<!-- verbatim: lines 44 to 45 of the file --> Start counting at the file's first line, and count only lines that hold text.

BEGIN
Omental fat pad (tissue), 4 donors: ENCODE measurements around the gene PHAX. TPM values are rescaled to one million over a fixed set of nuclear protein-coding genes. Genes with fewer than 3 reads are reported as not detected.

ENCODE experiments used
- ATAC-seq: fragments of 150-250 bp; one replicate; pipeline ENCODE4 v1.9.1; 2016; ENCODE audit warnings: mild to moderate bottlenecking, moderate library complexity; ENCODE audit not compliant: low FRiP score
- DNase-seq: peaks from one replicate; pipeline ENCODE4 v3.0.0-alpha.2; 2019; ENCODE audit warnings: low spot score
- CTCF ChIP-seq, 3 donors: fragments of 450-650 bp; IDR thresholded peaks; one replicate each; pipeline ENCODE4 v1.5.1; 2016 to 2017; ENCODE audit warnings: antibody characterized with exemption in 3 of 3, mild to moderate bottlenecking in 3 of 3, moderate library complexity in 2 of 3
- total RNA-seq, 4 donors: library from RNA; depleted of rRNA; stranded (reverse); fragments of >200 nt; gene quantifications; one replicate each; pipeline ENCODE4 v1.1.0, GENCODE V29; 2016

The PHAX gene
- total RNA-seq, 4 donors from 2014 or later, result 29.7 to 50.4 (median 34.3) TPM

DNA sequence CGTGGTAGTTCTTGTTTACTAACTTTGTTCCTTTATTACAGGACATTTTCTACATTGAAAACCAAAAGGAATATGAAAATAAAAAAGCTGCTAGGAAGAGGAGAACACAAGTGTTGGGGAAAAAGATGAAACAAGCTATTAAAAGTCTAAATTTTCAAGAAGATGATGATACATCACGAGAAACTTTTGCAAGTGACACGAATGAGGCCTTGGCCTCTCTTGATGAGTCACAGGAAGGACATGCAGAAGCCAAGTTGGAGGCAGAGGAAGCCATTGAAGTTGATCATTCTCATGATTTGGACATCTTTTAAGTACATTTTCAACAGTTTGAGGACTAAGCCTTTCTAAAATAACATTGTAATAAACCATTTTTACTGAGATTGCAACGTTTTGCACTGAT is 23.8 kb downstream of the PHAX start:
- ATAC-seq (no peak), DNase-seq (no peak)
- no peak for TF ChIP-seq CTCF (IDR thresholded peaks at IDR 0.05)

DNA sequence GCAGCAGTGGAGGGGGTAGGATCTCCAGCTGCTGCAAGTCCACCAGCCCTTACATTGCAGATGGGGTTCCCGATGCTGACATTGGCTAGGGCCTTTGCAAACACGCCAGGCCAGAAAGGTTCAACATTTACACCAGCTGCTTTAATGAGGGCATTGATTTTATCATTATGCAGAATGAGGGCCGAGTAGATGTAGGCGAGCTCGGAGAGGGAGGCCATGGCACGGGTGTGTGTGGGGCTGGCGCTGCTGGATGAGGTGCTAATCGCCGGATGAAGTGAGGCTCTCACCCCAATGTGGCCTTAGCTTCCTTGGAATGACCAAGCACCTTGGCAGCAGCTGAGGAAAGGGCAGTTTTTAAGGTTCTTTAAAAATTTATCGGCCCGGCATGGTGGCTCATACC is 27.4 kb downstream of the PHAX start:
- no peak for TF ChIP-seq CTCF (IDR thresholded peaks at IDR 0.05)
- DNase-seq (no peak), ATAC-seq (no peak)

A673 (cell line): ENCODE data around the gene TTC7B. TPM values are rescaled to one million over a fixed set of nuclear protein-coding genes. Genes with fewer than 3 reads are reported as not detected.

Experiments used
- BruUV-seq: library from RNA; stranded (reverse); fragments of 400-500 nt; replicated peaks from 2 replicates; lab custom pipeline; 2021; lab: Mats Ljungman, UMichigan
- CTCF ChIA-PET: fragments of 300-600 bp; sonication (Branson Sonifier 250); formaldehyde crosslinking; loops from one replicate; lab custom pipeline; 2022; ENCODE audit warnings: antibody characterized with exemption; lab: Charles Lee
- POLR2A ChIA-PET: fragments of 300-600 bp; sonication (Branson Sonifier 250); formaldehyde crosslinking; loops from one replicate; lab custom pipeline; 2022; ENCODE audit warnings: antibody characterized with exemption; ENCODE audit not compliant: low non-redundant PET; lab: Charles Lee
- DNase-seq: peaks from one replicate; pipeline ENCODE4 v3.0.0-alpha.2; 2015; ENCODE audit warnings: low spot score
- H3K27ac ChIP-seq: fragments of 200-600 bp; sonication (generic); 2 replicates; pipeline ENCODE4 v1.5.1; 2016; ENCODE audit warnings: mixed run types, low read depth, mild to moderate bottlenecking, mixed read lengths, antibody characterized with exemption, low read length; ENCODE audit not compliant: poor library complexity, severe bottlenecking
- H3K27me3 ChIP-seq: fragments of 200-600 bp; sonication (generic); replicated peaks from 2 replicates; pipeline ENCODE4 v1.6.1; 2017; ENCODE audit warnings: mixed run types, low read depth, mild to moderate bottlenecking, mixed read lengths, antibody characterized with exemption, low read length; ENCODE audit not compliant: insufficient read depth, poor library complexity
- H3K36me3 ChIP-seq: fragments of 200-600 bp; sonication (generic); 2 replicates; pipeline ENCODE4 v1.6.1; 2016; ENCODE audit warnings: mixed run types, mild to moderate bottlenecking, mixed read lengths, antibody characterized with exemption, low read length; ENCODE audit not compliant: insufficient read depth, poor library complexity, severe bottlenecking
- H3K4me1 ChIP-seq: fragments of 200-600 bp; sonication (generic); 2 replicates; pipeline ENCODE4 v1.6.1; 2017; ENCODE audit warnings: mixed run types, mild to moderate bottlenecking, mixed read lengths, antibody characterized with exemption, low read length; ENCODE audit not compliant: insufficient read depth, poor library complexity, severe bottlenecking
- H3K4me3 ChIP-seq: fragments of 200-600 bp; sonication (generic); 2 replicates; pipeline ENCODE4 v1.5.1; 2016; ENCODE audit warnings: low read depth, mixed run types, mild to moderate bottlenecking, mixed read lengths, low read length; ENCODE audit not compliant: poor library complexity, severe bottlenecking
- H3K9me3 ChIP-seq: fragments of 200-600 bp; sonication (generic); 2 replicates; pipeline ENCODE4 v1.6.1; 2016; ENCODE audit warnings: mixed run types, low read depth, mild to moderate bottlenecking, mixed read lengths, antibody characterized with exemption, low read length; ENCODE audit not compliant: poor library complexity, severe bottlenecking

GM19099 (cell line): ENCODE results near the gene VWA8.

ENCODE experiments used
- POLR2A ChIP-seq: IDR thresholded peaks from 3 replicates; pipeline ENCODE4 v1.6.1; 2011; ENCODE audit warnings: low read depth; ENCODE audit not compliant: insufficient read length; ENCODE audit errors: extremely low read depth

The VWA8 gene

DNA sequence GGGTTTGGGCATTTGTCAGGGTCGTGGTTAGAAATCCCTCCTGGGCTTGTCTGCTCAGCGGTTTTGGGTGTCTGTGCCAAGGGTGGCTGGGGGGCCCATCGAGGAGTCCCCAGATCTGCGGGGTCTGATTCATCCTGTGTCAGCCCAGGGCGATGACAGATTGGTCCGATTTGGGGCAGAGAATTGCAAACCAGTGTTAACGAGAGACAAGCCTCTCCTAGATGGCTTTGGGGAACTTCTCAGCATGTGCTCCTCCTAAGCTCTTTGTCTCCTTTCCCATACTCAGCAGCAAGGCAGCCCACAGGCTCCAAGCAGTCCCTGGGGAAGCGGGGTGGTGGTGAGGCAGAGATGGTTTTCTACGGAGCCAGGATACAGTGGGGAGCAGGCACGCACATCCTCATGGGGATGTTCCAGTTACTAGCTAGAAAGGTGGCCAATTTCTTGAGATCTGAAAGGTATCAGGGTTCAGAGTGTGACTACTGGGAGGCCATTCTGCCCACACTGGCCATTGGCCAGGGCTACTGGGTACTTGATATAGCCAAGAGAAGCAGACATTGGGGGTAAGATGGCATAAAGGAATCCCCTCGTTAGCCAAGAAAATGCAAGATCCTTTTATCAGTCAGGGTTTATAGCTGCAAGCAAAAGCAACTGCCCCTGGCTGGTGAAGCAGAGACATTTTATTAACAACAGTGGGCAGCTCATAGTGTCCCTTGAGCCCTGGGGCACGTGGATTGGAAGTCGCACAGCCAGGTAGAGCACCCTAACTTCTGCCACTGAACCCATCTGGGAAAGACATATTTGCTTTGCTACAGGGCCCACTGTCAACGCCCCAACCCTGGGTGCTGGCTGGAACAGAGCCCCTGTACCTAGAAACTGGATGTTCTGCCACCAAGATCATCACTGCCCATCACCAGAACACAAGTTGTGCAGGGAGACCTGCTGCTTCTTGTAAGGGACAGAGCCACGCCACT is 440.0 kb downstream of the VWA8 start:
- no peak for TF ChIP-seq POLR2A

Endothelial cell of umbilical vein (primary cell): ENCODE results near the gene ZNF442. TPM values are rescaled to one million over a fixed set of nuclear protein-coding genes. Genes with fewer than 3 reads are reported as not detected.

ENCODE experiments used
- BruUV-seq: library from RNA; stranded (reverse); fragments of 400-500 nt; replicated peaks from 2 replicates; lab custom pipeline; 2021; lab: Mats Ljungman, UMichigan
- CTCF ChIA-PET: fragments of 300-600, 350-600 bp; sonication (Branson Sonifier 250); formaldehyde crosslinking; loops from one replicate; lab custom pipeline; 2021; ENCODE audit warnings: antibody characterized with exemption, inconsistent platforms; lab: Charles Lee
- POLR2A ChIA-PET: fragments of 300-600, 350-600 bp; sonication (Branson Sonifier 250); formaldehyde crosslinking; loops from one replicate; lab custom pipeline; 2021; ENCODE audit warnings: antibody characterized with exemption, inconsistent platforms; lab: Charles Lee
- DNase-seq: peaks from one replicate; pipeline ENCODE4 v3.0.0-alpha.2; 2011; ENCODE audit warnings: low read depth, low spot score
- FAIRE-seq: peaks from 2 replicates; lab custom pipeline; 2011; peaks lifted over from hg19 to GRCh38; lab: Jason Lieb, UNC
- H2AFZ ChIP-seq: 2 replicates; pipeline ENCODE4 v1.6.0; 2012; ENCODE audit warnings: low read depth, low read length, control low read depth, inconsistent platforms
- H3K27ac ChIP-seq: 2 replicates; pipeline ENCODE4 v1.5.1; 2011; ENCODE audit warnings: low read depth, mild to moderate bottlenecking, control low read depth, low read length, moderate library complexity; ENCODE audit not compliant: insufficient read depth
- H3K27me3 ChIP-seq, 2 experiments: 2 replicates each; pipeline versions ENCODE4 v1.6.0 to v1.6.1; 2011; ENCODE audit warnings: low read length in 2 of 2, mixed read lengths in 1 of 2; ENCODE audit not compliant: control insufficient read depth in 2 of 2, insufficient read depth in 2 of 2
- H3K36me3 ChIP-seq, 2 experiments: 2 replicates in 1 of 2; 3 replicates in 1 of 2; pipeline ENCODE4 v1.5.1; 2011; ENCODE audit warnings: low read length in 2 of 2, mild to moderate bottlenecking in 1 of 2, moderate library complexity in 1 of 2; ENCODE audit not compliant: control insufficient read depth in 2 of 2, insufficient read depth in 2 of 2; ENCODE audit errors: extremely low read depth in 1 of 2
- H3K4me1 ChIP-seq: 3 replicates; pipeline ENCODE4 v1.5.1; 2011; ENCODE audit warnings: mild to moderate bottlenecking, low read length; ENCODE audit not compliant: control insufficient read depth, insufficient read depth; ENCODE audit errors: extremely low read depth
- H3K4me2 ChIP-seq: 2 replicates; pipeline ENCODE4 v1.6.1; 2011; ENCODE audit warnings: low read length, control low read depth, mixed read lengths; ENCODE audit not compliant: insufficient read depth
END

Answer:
- H3K4me1 ChIP-seq: 3 replicates; pipeline ENCODE4 v1.5.1; 2011; ENCODE audit warnings: mild to moderate bottlenecking, low read length; ENCODE audit not compliant: control insufficient read depth, insufficient read depth; ENCODE audit errors: extremely low read depth
- H3K4me2 ChIP-seq: 2 replicates; pipeline ENCODE4 v1.6.1; 2011; ENCODE audit warnings: low read length, control low read depth, mixed read lengths; ENCODE audit not compliant: insufficient read depth